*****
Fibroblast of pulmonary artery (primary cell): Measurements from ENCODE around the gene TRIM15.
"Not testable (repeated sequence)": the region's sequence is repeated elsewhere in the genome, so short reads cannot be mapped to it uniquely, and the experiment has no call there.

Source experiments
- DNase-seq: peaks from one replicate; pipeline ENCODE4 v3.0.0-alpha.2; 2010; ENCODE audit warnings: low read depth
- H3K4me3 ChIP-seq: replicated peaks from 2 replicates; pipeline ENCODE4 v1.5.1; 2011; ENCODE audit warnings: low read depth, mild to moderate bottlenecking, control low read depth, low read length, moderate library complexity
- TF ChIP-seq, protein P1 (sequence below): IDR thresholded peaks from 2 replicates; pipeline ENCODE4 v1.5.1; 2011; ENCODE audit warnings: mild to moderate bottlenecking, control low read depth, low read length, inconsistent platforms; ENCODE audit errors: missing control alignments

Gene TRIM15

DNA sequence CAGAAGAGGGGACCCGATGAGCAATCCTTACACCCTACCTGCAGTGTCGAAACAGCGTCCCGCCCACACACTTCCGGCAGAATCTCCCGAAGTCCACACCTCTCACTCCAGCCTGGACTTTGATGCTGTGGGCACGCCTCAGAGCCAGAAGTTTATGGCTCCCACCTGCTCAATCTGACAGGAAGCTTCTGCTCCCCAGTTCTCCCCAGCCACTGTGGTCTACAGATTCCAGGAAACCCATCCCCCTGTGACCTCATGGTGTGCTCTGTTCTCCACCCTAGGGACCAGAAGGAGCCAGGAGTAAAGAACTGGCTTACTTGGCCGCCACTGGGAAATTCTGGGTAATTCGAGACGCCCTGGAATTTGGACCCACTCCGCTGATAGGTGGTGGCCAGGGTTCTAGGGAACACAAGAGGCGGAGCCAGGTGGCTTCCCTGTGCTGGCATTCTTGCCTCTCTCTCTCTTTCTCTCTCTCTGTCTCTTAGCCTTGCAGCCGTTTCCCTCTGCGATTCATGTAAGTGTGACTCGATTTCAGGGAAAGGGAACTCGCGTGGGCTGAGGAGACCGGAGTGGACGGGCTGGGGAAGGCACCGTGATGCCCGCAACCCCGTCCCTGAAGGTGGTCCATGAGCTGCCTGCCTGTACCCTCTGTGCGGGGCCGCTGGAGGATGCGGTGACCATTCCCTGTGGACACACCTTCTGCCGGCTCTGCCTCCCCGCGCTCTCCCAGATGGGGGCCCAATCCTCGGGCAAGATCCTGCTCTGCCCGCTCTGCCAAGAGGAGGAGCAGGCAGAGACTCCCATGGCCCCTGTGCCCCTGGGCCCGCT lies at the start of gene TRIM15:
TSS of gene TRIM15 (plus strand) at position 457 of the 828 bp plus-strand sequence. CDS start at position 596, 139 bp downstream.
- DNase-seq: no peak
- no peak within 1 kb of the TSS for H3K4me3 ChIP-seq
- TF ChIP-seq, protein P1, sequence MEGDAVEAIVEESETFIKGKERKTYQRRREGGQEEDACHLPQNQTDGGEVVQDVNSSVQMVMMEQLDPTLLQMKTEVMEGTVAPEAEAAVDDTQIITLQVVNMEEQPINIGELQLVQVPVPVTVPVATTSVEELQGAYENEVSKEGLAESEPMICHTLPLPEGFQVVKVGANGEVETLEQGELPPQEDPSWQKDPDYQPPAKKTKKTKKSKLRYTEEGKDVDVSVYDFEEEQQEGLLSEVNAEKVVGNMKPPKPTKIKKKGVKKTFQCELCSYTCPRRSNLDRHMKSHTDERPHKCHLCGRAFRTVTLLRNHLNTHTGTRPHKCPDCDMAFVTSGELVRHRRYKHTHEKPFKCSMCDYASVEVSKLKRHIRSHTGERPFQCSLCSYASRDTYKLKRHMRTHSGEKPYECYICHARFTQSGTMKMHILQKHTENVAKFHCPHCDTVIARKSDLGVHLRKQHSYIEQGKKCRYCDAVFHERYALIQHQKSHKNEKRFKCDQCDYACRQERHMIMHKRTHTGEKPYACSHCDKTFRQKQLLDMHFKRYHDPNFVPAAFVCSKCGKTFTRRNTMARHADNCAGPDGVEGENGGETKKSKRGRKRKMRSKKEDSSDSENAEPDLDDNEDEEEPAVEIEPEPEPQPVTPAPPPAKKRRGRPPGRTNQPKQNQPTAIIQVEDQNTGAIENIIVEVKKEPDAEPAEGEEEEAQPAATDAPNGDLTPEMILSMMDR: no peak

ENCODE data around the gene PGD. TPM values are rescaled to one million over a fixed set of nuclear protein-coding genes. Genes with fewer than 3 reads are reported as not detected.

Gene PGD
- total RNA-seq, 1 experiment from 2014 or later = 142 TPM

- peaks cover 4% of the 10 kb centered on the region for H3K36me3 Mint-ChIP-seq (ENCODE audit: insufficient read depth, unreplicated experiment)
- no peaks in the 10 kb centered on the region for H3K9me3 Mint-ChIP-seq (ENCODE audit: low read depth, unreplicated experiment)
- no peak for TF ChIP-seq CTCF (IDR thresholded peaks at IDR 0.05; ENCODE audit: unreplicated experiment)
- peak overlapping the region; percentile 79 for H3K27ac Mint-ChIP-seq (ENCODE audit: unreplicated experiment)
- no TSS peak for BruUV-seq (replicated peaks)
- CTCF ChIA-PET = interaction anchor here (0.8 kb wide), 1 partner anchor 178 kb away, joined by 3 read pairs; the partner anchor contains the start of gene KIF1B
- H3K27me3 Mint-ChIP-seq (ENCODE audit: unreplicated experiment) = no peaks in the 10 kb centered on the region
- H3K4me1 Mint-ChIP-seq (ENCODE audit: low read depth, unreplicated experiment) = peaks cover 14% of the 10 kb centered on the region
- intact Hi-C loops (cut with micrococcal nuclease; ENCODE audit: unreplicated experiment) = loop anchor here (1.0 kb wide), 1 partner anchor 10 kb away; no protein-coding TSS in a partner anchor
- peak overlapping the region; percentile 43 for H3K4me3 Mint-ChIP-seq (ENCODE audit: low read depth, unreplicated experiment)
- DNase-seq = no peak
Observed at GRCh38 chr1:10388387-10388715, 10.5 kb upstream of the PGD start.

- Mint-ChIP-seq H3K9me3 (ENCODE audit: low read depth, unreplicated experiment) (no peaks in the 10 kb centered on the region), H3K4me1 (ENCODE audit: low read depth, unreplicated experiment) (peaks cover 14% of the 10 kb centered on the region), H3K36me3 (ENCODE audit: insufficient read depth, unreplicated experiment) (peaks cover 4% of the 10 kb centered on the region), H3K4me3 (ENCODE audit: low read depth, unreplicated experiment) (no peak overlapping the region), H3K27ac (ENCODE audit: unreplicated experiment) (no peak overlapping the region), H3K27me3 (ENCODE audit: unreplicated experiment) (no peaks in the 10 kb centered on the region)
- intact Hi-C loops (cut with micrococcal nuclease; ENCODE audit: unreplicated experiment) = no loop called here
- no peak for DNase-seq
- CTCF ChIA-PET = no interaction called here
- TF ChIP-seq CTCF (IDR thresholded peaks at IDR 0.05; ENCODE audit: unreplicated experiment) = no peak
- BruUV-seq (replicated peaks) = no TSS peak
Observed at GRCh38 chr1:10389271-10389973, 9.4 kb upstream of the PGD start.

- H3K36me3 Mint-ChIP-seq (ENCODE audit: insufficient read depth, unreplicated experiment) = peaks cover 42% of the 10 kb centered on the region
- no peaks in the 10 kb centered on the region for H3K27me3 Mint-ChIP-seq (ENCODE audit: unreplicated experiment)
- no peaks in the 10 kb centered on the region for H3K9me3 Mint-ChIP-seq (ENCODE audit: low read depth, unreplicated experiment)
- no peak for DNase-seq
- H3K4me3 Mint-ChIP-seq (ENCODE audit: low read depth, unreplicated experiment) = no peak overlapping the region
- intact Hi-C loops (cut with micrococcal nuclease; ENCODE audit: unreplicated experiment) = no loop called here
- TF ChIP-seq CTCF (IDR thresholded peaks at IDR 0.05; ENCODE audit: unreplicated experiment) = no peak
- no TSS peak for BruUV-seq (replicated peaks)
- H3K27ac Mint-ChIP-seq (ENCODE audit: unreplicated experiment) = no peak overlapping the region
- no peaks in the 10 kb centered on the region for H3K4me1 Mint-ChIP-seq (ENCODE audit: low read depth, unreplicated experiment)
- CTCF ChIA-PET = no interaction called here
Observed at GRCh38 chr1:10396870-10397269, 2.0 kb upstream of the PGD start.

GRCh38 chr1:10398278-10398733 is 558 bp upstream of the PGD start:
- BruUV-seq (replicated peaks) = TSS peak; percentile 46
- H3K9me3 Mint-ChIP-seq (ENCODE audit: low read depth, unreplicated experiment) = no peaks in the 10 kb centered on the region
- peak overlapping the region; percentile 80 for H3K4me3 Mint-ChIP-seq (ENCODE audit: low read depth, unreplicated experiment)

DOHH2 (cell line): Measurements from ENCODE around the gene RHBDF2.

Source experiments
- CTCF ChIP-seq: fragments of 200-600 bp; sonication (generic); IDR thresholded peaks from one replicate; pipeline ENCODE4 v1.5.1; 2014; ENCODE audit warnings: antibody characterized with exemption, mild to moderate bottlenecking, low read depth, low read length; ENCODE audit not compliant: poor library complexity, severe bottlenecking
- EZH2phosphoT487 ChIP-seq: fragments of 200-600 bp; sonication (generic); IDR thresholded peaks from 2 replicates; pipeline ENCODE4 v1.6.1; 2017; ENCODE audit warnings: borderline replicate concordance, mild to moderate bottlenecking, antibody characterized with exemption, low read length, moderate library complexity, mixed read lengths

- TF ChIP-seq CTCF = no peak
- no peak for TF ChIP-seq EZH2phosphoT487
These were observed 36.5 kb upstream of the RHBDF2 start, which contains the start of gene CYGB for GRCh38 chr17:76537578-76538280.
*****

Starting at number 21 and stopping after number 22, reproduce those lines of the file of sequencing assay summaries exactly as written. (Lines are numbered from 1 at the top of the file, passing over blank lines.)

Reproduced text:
- CTCF ChIA-PET = interaction anchor here (0.8 kb wide), 1 partner anchor 178 kb away, joined by 3 read pairs; the partner anchor contains the start of gene KIF1B
- H3K27me3 Mint-ChIP-seq (ENCODE audit: unreplicated experiment) = no peaks in the 10 kb centered on the region